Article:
The Government’s seemingly endless war on tax avoidance continues unabated, seemingly shored up by success in the courts and the tribunals. Currently we have consultation on:
- the £50,000/25 per cent of “accrued total income” cap on income tax relievable amounts
- the intensification of the Disclosure of Tax Avoidance Schemes (DOTAS) provisions
- the General Anti-Abuse Rule
It is on the latter that my next few articles will concentrate and the approach taken will be founded on extracts from the consultation document (Condoc) issued on 12 June. A reading of the Condoc provides invaluable insight into, and clarification of, Government thinking about the need for, deployment, utility and aspired to effect of the GAAR.
Its need is clearly born out of “official” frustration – frustration at the inability of specific legislation to adequately anticipate all of the ways of achieving a taxpayer-beneficial outcome that is other than what Parliament intended.
Before looking at the promised GAAR extracts, though, it’s important to appreciate what the proposed GAAR is not. There may be some misconception on that score.
In some other jurisdictions we see a GAAR that is very wide accompanied by a robust (and potentially very costly) system of clearance. This type of widely drawn rule would essentially work on the premise that everything that saves tax could potentially be “caught”. This type of rule inevitably leads to a search for certainty through applications for clearance. The resulting uncertainty (while waiting for clearance) and cost (of applying for and delivering clearance) means that this type of general rule will not be pursued in the UK. And it’s hard to argue with this conclusion.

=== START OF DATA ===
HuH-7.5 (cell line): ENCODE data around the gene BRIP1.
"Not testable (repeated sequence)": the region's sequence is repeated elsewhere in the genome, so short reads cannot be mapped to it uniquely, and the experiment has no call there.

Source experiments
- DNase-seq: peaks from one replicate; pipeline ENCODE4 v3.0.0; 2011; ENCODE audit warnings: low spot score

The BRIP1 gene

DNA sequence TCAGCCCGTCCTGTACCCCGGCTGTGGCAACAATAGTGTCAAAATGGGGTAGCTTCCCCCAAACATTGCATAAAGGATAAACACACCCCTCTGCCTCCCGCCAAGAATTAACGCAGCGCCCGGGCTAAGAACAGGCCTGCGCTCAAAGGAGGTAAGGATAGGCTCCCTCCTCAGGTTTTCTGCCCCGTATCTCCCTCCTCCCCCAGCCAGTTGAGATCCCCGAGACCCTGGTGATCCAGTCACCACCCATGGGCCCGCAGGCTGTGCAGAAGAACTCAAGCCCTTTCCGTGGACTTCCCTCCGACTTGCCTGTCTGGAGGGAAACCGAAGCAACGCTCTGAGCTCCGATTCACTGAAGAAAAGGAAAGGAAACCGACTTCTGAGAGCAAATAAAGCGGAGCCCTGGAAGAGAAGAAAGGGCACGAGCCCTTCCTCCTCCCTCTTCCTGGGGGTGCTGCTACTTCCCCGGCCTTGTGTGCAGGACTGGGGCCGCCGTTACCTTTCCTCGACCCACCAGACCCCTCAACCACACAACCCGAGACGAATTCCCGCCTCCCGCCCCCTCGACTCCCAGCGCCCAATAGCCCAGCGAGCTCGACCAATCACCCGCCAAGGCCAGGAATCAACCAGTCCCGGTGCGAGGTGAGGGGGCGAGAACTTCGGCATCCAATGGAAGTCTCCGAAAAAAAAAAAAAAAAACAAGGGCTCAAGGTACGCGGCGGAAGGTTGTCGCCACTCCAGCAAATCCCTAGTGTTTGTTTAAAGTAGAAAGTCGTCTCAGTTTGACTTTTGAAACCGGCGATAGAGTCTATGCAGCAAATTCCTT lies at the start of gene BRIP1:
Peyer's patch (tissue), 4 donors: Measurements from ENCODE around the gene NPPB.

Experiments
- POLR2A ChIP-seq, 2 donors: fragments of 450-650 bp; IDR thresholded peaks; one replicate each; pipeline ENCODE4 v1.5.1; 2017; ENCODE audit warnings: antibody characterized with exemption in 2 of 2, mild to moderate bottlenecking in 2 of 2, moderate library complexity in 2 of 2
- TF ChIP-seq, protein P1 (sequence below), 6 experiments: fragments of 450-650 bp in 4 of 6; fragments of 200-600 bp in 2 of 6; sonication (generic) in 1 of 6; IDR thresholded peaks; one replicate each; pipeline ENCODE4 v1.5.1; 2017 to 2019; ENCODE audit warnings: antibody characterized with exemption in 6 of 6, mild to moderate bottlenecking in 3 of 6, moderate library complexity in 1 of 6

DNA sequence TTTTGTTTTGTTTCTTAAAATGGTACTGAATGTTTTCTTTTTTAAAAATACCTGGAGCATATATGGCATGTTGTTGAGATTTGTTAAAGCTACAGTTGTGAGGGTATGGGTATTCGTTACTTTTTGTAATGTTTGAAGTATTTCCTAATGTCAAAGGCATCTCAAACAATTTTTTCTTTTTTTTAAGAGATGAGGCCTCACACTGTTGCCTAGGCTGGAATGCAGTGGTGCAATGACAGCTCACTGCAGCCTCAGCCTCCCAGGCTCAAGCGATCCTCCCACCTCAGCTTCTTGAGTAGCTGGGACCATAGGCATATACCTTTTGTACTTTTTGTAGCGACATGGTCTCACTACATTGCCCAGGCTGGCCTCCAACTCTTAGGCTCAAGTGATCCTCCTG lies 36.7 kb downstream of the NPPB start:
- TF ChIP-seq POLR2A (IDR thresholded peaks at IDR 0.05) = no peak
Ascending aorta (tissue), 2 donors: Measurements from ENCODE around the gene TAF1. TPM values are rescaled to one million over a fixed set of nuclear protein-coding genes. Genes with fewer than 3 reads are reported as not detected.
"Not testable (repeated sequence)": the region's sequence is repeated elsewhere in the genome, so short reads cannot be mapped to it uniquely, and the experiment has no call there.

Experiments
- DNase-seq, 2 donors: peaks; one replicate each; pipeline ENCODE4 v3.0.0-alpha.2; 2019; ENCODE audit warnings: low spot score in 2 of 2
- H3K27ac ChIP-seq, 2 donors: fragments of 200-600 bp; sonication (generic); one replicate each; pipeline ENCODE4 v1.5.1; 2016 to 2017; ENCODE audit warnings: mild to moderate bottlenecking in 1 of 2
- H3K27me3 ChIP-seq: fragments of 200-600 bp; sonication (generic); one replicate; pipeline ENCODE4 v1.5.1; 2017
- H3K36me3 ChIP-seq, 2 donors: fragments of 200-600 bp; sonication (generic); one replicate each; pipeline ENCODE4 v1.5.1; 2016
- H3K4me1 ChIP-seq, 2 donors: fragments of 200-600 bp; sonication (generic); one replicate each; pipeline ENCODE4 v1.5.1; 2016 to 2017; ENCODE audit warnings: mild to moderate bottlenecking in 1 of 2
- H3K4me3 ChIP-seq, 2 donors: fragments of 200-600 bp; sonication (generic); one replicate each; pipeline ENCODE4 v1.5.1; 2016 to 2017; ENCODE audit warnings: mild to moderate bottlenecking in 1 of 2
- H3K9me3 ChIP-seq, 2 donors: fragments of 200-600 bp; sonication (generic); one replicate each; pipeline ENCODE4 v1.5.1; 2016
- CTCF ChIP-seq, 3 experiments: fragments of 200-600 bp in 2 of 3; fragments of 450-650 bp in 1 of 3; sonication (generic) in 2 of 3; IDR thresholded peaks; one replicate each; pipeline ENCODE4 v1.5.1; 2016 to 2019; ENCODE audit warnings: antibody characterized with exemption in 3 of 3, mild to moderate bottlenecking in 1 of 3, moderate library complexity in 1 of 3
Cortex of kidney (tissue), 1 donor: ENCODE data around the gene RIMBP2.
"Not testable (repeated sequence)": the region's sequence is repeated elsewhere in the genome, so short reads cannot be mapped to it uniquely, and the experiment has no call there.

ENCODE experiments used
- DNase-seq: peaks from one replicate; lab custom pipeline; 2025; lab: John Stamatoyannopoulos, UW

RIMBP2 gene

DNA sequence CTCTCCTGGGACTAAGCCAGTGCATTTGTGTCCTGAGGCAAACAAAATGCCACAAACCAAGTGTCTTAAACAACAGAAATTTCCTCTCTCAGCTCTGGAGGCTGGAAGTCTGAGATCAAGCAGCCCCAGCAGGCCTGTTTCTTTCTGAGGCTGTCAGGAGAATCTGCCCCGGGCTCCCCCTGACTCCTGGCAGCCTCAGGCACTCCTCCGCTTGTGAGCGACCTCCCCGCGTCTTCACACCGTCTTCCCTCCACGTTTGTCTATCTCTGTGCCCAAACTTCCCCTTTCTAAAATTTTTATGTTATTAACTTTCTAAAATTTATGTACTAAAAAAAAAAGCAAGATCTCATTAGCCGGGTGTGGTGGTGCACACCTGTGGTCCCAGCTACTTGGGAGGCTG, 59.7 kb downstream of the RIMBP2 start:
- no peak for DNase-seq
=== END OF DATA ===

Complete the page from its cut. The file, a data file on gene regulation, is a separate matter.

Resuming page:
From here on, extracts from the Condoc will be in bold italics.
In December 2010, Graham Aaronson QC was asked by the Government to report on whether a general anti-avoidance rule would be beneficial for the UK tax system. Graham Aaronson’s report was published on 21 November 2011. He concluded (as indicated above) that introducing a broad spectrum general anti-avoidance rule would not be beneficial to the UK tax system, and instead recommended the introduction of a rule which is targeted at “abusive” arrangements. The Government announced in its 2012 Budget that it accepted this recommendation and would consult with a view to bringing forward legislation in Finance Bill 2013 that was both effective in tackling artificial and abusive avoidance schemes and also practical both for taxpayers and HMRC.
The Government agrees with the Report’s conclusion that a “broad spectrum” general anti-avoidance rule would not be beneficial for the UK. The Government has been clear that any GAAR must ensure that sufficient certainty about the tax treatment of transactions could be provided without undue costs for businesses, individuals and HMRC. A broad rule risks compromising the certainty that is vital to provide the confidence to do business in the UK.
The Government therefore agrees with the Report that a rule targeted at abusive tax avoidance arrangements would be the right approach for the UK tax system.
So the target and scope of the GAAR appears to have been made tolerably clear. Perhaps the most important factor in the name of the new rule (GAAR) is that it is the word “abuse” rather than “avoidance” that follows “anti”.
Tony Wickenden is joint managing director of Technical Connection
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